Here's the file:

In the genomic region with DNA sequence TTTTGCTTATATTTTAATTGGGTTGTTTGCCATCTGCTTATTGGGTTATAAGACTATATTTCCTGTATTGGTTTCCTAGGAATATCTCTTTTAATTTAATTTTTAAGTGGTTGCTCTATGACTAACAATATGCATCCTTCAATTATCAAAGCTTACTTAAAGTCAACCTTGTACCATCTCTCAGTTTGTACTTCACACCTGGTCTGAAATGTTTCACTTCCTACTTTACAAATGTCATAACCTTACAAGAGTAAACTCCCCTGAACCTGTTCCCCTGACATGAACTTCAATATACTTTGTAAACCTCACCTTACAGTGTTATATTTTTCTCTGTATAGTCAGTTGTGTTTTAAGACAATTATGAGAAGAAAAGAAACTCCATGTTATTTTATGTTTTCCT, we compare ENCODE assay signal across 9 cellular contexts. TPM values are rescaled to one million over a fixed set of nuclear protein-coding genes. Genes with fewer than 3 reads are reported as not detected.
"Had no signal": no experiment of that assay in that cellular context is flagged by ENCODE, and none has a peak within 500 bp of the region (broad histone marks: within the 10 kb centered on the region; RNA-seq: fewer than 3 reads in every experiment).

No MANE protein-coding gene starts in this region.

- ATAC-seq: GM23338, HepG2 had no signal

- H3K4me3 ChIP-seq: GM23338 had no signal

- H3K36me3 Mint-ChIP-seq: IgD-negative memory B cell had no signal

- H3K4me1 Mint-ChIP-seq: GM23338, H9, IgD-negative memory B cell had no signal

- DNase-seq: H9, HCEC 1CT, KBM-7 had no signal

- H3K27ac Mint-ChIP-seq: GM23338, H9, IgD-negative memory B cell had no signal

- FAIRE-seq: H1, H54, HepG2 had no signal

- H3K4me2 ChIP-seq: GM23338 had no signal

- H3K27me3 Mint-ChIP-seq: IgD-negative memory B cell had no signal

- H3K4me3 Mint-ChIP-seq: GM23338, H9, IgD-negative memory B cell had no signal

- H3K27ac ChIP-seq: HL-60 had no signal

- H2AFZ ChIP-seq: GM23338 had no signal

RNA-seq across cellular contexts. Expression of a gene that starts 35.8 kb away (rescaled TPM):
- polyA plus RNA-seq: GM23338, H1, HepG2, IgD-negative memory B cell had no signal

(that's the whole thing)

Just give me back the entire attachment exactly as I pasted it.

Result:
In the genomic region with DNA sequence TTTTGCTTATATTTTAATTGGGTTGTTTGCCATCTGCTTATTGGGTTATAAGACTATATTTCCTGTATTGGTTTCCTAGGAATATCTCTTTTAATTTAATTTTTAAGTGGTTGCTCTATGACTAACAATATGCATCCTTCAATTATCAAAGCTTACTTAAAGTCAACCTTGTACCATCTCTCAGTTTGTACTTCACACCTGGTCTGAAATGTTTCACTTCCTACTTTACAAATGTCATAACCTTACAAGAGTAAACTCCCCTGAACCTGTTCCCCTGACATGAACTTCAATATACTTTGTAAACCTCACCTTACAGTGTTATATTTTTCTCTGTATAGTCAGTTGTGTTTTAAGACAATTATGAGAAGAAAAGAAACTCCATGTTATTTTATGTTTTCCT, we compare ENCODE assay signal across 9 cellular contexts. TPM values are rescaled to one million over a fixed set of nuclear protein-coding genes. Genes with fewer than 3 reads are reported as not detected.
"Had no signal": no experiment of that assay in that cellular context is flagged by ENCODE, and none has a peak within 500 bp of the region (broad histone marks: within the 10 kb centered on the region; RNA-seq: fewer than 3 reads in every experiment).

No MANE protein-coding gene starts in this region.

- ATAC-seq: GM23338, HepG2 had no signal

- H3K4me3 ChIP-seq: GM23338 had no signal

- H3K36me3 Mint-ChIP-seq: IgD-negative memory B cell had no signal

- H3K4me1 Mint-ChIP-seq: GM23338, H9, IgD-negative memory B cell had no signal

- DNase-seq: H9, HCEC 1CT, KBM-7 had no signal

- H3K27ac Mint-ChIP-seq: GM23338, H9, IgD-negative memory B cell had no signal

- FAIRE-seq: H1, H54, HepG2 had no signal

- H3K4me2 ChIP-seq: GM23338 had no signal

- H3K27me3 Mint-ChIP-seq: IgD-negative memory B cell had no signal

- H3K4me3 Mint-ChIP-seq: GM23338, H9, IgD-negative memory B cell had no signal

- H3K27ac ChIP-seq: HL-60 had no signal

- H2AFZ ChIP-seq: GM23338 had no signal

RNA-seq across cellular contexts. Expression of a gene that starts 35.8 kb away (rescaled TPM):
- polyA plus RNA-seq: GM23338, H1, HepG2, IgD-negative memory B cell had no signal